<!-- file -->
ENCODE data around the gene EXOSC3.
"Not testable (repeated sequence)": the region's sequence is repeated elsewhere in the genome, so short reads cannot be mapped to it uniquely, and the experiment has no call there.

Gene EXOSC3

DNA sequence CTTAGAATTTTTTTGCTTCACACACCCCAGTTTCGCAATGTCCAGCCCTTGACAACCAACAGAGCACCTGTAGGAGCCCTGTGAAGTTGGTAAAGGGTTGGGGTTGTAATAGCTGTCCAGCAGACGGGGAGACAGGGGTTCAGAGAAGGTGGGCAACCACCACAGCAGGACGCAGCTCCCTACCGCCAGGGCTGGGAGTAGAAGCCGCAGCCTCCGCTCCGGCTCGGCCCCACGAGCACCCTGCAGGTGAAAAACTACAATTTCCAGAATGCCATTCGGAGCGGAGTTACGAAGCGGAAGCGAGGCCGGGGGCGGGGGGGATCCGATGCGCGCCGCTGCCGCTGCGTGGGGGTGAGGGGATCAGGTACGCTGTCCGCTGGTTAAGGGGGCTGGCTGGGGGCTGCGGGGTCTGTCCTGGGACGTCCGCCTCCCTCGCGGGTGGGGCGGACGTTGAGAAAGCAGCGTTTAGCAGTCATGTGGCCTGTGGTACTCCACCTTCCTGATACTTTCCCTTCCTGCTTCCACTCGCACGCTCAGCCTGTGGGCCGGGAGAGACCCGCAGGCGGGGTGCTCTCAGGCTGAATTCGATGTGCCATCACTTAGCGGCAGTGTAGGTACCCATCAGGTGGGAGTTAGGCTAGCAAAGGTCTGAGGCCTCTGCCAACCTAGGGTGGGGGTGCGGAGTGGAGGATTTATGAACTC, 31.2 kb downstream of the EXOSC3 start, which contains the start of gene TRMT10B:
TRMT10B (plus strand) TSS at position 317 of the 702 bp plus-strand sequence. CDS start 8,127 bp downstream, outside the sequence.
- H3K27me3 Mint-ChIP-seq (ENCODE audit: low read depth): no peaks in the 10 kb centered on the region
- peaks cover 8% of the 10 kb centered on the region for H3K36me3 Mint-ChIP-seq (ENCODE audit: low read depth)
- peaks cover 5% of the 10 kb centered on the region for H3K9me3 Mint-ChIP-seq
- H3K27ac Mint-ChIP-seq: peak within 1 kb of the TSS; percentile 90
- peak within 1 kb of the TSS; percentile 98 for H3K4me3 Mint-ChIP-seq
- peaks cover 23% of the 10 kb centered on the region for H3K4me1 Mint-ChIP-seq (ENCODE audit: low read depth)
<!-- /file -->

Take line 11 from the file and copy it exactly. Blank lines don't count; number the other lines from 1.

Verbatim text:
- peaks cover 23% of the 10 kb centered on the region for H3K4me1 Mint-ChIP-seq (ENCODE audit: low read depth)